On Monday 7 October, the University of Edinburgh’s Islamic Society hosted James Fergusson to talk about his recent book, Al-Britannia, My Country.
Fergusson’s works were the product of his career as a journalist, and a foreign correspondent specialising in Islamic international affairs. His notable books include: A Million Bullets, which is about the history of Britain’s military activity in Afghanistan, that eventually became the British Army’s Military Book of the Year in 2009; and The World’s Most Dangerous Place, which analysed Somalia’s crisis, and consequent diaspora and displacement, and its effects on ‘The West.’ The World’s Most Dangerous Place was shortlisted for the Orwell Prize and the Paddy Power Political Book Awards International Affairs Book of the Year.
Al-Britannia, My Country is one of Fergusson’s more personal works, where he, as a Scotland-based Londoner, deep-dived into the current state of Islam and approximately three million British Muslims, to investigate the complex and sensitive atmosphere surrounding them. He examined Muslim identity in relation to British identity, and the dynamic, rapidly changing, and intertwined social phenomenon of identity-establishment.
Among other subjects, he talked about the niqab – the ultimate sign of male oppression in a non-Muslim person’s mind – and the various reasons behind wearing it, which can include girls wanting people to focus on their eye-makeup and making a political statement.
He addressed: Similarities between values of British Muslim communities and ‘traditional’ Tory values, in terms of family, work orientation, and morality; possible reasons for conflict between these two groups; and the role that faith plays in identity and essence of a community, by talking about why Christianity, as a unified institutionalist religious community, loses its values, while Muslim communities remain stable. He spoke about the Muslim community’s parallel justice system that both aligns and conflicts with UK state legal systems.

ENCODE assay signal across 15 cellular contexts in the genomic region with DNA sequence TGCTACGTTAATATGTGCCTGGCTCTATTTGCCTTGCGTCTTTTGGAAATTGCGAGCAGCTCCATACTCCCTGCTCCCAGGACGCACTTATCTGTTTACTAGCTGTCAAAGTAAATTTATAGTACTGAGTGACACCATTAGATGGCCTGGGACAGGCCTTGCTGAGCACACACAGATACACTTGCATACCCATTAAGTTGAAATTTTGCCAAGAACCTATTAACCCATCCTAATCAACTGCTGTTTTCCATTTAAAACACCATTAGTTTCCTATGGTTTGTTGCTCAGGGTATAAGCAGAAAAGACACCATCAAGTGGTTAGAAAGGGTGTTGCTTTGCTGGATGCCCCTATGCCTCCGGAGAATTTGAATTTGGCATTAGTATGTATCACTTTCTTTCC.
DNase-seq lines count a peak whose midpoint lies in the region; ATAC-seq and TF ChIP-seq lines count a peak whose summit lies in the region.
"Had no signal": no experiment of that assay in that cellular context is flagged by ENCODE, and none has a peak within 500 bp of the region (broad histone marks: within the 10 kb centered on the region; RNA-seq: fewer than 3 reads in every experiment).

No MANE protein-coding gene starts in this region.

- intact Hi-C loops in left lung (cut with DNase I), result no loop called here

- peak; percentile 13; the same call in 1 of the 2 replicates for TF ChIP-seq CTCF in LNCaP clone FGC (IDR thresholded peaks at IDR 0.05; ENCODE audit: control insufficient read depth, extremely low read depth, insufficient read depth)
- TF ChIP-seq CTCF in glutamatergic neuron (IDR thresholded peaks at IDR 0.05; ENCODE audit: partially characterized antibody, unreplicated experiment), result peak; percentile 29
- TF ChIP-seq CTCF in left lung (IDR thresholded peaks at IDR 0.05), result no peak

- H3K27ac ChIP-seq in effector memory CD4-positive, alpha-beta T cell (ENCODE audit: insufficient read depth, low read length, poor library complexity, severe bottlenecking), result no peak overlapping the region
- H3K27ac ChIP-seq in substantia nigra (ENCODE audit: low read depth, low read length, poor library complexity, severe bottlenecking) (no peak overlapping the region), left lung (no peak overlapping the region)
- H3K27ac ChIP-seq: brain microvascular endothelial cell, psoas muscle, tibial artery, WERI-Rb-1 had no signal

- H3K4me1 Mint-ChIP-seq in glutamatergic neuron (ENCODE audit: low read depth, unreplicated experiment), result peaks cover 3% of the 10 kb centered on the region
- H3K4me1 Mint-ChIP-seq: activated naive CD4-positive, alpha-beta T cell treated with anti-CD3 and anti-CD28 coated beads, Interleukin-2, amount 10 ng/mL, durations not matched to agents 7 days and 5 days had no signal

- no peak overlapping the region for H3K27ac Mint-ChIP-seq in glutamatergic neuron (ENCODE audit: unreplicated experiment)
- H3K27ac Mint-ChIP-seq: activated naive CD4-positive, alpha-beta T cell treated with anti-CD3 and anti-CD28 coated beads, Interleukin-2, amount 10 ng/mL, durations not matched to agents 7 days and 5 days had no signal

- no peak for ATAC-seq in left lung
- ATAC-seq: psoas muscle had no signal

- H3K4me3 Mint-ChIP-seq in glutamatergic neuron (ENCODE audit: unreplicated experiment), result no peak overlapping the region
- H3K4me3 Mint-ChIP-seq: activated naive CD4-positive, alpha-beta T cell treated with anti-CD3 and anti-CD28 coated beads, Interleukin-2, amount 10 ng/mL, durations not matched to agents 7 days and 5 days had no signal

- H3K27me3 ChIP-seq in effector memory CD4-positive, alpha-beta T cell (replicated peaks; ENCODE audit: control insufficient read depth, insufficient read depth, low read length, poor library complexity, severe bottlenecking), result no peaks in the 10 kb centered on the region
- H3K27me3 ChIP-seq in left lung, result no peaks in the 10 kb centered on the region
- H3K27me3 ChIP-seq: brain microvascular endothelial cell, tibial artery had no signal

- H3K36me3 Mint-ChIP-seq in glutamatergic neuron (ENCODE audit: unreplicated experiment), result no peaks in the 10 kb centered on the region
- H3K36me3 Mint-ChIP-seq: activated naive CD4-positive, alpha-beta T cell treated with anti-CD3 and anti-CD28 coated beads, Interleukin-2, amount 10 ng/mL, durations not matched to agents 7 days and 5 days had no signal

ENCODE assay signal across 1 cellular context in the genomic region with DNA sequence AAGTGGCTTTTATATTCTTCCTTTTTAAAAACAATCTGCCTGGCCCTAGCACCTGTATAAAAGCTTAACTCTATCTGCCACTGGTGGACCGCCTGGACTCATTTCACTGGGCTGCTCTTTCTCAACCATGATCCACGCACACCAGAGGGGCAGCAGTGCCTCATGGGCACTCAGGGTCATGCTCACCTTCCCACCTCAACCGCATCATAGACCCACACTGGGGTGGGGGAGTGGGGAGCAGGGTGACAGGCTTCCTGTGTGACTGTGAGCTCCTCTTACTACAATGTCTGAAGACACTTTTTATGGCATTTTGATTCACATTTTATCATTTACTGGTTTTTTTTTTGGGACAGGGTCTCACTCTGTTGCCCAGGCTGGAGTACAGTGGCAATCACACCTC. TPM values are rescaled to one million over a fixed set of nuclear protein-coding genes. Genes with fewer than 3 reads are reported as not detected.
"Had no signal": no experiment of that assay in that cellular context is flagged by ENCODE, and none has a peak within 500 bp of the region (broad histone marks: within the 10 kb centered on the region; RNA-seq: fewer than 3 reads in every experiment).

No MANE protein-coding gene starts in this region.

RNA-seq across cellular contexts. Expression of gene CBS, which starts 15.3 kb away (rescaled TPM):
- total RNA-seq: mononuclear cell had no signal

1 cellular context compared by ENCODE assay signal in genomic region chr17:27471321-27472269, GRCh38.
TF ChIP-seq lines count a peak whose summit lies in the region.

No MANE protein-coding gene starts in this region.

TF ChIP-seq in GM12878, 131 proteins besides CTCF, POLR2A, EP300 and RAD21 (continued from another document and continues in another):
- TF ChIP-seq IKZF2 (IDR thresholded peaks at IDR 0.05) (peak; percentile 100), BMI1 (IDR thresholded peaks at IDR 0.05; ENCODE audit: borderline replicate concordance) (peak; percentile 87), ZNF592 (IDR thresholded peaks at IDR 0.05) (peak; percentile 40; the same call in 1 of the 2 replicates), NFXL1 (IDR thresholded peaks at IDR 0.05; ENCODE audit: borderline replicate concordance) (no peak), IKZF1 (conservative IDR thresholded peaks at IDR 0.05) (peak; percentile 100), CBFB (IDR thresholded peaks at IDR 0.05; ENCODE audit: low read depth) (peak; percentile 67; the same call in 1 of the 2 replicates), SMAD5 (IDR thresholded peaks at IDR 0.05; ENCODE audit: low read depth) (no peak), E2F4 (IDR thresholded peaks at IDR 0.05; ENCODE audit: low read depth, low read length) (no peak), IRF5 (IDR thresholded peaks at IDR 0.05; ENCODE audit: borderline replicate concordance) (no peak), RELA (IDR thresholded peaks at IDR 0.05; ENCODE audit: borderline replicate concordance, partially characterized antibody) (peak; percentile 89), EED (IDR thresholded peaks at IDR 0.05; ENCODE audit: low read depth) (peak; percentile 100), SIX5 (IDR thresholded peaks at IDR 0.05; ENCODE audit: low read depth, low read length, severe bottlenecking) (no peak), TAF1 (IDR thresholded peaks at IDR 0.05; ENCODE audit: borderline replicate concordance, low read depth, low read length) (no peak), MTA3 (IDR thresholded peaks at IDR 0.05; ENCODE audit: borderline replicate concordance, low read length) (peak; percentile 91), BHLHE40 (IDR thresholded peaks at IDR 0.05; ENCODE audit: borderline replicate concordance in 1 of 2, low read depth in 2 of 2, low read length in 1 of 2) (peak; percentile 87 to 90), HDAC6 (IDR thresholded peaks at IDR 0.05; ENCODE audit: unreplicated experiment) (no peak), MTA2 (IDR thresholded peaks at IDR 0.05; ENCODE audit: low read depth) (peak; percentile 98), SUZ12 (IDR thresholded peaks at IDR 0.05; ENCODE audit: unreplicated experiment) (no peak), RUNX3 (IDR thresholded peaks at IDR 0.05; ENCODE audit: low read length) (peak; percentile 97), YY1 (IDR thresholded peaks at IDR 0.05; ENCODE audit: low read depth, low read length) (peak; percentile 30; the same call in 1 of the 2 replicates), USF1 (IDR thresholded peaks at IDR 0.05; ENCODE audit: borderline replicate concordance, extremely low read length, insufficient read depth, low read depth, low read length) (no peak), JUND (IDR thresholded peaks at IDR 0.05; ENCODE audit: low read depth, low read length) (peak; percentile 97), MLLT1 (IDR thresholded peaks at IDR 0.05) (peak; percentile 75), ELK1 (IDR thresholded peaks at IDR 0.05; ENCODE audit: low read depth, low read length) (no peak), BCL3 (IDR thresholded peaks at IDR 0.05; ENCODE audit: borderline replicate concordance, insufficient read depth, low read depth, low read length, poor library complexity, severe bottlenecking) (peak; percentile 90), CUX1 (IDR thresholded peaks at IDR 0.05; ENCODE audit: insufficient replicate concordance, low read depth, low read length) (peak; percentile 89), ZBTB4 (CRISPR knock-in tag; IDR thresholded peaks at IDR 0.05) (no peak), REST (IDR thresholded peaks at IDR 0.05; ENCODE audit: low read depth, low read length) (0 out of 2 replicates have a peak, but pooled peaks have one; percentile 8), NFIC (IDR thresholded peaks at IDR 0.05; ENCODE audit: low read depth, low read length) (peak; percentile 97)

He highlighted that crimes and structural violence in the Muslim community are not specific to Muslims, and that they are embedded in a web of external factors. Mainstream media stories about crimes committed by Muslims increased hostility towards them, moulding the way non-Muslims and Muslims see themselves and each other, making it impossible to break free from a vicious cycle. Fergusson claimed that individual judgement is just as valid and required for Muslims as for non-Muslims, and that even if it might seem impossible to actually put into practice, if one were to consider alternatives, the natural conclusion would be that there is no better attitude somebody can own. He said that attitude is vital, because it will shape public narratives.
The Q and A session at the end raised questions such as “what does being British mean?” and “what could Muslims as a community do to somehow combat stereotypes about themselves in the eyes of non-Muslims?’” Fergusson answered these questions while emphasising these were his own views, ending on the note that ‘Brislam’ is a “work-in-progress”, something not yet fully-formed but developing in the eyes of both British Muslims and non-Muslims, and this can be attested by increasingly eclectic mosques and English-speaking imams who offer relationship and sex advice to Muslims publicly.
Despite the weight of the topic, the conversation seemed casual and light-hearted. It seemed also to be an honest space where both personal and community flaws were admitted to and spoken about.
Image: Mo’men Salah via pexels